Wednesday, 7 March 2018

Lying under oath

There have been some suggestions recently that Sinn Féin’s MPs should take their seats in the Westminster Parliament in order to change the balance of votes when it comes to Brexit.  In Ireland, the suggestion has been made on the basis of protecting the interests of the whole of Ireland, a basis which must surely hold at least some appeal to a party committed to a united Ireland.  The call by the Taoiseach seems well-motivated, but unlikely to have much impact, given the history and background of the issue.
In a rather simplistic comment in the Guardian, Polly Toynbee managed to reduce the whole history of abstentionism to a reluctance to “mutter the loyal oath”, bearing in mind that “they could always rescind it later”.  Things are much more complex than that, but that’s a subject for another day.  It made me wonder, though, why the loyal oath is necessary in the first place.
Were they to start ‘muttering’ it, Sinn Féin’s MPs wouldn’t be the only ones doing so dishonestly, with their fingers figuratively crossed behind their backs.  I’m certain that there are republicans in all parties in the House of Commons who still take the loyal oath (wording here), and in the National Assembly (which has a similar oath), even if some of them are unwilling to admit it.  All of them have, before taking up their seats, been obliged to utter a meaningless form of words with zero sincerity.  For understandable reasons, members of the Legislative Assembly in Northern Ireland do not have to swear allegiance to the Crown, or take any other form of oath; they merely have to sign the membership roll and pledge to observe a series of rules concerning their conduct.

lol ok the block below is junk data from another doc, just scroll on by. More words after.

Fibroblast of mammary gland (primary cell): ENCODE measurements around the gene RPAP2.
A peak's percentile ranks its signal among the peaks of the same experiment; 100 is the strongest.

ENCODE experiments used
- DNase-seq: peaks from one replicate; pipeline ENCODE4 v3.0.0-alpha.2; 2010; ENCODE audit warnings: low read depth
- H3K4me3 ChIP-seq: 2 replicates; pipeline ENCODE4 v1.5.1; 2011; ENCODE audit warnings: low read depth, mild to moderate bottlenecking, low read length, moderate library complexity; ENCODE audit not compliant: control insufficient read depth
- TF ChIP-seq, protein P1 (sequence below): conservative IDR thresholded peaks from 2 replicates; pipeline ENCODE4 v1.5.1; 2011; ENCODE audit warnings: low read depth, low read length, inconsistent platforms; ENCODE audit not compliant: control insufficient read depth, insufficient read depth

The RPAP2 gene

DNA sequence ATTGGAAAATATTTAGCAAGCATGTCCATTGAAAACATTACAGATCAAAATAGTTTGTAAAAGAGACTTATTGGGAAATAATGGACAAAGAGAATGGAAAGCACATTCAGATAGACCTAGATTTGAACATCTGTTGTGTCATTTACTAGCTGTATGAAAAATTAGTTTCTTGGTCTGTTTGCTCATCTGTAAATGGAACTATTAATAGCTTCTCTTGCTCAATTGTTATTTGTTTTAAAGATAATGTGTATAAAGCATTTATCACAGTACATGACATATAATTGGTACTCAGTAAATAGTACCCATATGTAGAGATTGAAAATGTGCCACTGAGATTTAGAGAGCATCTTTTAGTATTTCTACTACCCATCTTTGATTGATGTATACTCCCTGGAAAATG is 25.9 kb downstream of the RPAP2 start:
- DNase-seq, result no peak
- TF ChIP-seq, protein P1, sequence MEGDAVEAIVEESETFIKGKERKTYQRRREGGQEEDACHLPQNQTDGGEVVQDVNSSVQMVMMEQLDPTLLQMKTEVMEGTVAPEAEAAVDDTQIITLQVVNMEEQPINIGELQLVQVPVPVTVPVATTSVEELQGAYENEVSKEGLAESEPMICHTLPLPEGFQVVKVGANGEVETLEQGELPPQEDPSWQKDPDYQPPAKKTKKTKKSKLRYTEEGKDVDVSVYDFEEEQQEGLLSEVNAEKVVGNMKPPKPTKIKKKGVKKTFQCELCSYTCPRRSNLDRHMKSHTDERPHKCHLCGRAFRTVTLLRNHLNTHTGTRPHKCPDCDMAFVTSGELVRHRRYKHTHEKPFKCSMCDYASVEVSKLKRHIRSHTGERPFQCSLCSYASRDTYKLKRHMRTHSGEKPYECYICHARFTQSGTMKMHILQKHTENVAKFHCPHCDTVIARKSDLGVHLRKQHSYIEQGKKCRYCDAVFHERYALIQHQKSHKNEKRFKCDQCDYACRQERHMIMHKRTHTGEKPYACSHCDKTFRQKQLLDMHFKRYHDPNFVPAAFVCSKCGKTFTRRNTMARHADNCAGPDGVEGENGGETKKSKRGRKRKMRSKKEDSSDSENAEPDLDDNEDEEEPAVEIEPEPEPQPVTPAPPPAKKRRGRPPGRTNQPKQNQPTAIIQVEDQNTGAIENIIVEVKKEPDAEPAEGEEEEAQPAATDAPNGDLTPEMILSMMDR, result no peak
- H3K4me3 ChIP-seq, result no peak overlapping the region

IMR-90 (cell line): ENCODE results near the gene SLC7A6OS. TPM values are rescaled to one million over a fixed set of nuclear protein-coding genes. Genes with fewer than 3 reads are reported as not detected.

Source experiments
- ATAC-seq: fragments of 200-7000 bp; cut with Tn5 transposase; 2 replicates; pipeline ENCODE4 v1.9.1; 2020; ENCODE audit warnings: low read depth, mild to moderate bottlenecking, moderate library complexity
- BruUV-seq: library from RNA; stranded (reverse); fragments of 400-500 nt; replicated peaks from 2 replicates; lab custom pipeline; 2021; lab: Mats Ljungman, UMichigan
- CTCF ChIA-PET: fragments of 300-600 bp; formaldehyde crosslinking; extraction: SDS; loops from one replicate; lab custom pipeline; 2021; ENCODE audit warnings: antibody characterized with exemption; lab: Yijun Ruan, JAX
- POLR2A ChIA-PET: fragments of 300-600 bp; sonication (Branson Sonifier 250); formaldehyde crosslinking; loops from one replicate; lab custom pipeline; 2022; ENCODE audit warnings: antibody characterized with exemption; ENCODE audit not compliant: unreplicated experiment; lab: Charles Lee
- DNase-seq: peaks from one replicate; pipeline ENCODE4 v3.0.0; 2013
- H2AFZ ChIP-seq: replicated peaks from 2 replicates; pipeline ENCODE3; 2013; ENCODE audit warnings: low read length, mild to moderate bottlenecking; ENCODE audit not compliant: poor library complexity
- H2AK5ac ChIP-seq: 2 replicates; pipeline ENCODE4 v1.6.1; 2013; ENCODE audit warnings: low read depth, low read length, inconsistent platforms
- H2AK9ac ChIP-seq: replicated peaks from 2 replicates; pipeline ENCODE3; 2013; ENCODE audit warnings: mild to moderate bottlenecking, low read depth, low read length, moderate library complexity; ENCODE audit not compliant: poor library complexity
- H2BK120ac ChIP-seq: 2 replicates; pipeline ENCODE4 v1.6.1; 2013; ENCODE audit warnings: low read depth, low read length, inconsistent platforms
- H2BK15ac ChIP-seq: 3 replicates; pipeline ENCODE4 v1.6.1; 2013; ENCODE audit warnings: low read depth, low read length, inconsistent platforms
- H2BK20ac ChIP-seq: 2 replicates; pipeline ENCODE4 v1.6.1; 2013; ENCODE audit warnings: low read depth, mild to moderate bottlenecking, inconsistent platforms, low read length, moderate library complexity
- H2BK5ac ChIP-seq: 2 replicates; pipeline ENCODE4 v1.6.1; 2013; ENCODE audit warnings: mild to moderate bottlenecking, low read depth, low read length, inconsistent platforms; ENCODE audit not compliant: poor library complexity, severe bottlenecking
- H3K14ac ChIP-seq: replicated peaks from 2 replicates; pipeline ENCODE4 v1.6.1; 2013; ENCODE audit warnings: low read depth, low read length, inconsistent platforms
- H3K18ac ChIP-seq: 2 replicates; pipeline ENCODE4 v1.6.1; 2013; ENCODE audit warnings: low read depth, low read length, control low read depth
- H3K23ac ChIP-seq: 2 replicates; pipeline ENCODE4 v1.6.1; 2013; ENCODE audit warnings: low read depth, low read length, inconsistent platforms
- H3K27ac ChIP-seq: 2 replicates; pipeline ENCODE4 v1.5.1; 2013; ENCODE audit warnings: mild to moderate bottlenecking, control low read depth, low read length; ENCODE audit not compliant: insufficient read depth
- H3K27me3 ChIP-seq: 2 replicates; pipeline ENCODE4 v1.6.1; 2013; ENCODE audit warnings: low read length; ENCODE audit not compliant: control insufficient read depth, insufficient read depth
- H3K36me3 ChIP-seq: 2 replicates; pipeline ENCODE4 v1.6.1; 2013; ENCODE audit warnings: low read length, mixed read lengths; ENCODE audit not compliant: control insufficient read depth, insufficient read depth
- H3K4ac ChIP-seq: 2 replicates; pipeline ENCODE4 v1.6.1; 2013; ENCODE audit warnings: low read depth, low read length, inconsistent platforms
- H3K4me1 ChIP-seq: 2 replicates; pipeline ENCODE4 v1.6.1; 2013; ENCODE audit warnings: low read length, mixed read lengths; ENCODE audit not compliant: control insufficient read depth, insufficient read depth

But if merely signing in and agreeing to abide by the parliament’s rules is enough in one part of the UK, why isn’t it enough elsewhere?  Why do we continue to demand that elected members solemnly lie (with or without use of the bible) before they can do the job for which we elect them?  In one sense, it’s just a throwback to a more deferential era; in another it’s a formal reaffirmation of the constitutional fiction that power belongs to the monarch, not the people, and that our elected members are there to serve the monarch not the people.  Abolishing it is long overdue.
It wouldn’t be enough to end the abstentionist position of a party which refuses to accept that the UK Parliament has any rights to legislate for any part of the island of Ireland, but it would be a step towards recognising that power, ultimately, belongs to the people.

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